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Software Ecosystems


Admission requirements

Students can be accepted into the course if they are knowledgeable about two or more of the following topics:

  • Software engineering

  • Repository mining

  • Process mining

  • Web scraping and spiders

  • Open source development / inner source development

Any student with a bachelor’s degree in information science or computer science should be able to follow the course.


In the course software ecosystems we explore the complex relationships between organizations and individuals that collaboratively serve a market for software. From highly active open source communities to overcrowded app stores; we study interactions and exchanges between actors as can be observed in behavior, source code, and APIs. These interactions provide insights into strategic decisions that are made to influence software ecosystem health on both systemic network level and actor level. We dive into the management decisions made by the mobile giants such as Apple and Google, but also into how to evaluate software health of small open source projects by mining software repositories.

The course is a hybrid seminar and course. Students will develop their own research project, which can range from mining a series of repositories to interviewing mobile developers, while also being rapidly introduced into the exciting domain of software ecosystems. The course is assessed through a project and a non-traditional open book exam, where the case of a software ecosystem strategy is questioned and evaluated.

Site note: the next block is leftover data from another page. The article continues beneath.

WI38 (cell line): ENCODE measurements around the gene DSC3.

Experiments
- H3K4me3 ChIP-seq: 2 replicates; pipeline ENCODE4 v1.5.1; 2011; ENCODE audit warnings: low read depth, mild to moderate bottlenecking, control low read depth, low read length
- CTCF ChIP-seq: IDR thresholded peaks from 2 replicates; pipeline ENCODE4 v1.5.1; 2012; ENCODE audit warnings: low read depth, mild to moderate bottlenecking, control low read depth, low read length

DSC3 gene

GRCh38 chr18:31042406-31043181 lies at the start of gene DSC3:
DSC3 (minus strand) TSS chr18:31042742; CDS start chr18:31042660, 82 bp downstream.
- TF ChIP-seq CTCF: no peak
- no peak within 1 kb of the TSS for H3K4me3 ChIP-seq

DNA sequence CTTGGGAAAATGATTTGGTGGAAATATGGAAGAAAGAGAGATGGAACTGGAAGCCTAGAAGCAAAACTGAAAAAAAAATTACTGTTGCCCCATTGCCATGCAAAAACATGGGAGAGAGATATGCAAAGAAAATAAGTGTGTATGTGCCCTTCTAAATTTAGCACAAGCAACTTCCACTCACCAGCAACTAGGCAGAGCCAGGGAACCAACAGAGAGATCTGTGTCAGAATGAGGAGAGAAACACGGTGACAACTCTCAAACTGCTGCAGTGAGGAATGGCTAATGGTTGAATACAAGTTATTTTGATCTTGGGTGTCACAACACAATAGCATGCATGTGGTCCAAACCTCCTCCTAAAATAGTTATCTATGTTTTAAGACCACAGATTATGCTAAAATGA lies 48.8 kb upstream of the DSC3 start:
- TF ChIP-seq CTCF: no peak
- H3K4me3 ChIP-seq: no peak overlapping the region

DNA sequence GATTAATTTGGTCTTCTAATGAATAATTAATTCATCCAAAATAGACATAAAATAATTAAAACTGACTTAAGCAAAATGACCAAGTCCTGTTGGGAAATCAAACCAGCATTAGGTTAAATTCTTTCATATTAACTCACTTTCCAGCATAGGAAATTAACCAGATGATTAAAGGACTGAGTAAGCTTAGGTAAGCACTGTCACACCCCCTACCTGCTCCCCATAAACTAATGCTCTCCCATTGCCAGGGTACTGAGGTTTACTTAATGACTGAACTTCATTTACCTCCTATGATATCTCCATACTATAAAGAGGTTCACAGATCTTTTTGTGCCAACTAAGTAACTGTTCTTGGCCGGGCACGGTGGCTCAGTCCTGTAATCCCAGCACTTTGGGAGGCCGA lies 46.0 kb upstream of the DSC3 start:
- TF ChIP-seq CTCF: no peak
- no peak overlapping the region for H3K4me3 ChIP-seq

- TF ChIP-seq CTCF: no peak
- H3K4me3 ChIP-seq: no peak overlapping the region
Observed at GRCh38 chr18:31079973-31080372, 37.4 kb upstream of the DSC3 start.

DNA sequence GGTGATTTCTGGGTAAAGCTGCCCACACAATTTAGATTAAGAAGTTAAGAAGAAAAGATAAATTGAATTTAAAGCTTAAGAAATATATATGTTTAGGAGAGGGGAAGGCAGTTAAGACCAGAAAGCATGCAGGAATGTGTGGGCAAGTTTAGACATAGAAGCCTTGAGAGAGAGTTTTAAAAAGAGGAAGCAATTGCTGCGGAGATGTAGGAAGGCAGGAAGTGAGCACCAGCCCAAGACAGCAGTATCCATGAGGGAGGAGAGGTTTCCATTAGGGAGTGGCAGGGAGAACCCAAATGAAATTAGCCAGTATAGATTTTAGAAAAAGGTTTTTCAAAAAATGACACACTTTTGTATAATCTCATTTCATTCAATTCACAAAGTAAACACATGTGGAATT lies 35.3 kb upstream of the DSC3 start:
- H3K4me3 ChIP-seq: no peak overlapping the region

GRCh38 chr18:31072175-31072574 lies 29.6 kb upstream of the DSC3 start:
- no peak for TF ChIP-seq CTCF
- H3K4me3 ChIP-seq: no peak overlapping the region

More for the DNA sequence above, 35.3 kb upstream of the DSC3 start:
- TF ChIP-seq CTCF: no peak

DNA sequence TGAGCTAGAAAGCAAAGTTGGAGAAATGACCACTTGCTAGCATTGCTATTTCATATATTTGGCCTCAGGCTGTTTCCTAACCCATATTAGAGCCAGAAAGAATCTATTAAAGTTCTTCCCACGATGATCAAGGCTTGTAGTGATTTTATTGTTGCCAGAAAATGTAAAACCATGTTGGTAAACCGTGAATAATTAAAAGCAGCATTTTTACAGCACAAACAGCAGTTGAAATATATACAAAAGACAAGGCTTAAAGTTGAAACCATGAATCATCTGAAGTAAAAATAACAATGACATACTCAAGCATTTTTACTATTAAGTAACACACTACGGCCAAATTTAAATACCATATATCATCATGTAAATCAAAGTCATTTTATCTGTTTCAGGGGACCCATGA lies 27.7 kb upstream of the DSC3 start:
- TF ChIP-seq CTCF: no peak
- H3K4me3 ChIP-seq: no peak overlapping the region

Course objectives

The goals of this course are:

  • To get students intimately familiar with the theory of software ecosystems, specifically management, modeling, and simulation

  • To get students acquainted with the academic writing and publication process

  • To contribute to the collection of knowledge on software ecosystems

  • To show students the cutting edge of science in a field and to provoke thought about future developments

Software vendors no longer function as independent units, where all customers are end-users, where there are no suppliers, and where all software is built in-house. Instead, software vendors have become networked, i.e., software vendors are depending on (communities of) service and software component suppliers, value-added-resellers, and pro-active customers who build and share customizations. Software vendors now have to consider their strategic role in the software ecosystem to survive. With their role in the software ecosystem in mind, software vendors can become more successful by opening up their business, devising new business models, forging long-lasting relationships with partnership networks, and overcoming technical and social challenges that are part of these innovations.

A software ecosystem is a set of actors functioning as a unit and interacting with a shared market for software and services, together with the relationships among them. These relationships are frequently underpinned by a common technological platform or market and operate through the exchange of information, resources and artifacts. Several challenges lie in the research area of software ecosystems. To begin with, insightful and scalable modeling techniques for software ecosystems currently do not exist. Furthermore, methods are required that enable software vendors to transform their legacy architectures to accommodate reusability of internal common artifacts and external components and services. Finally, methods are required that support software vendors in choosing survival strategies in software ecosystems.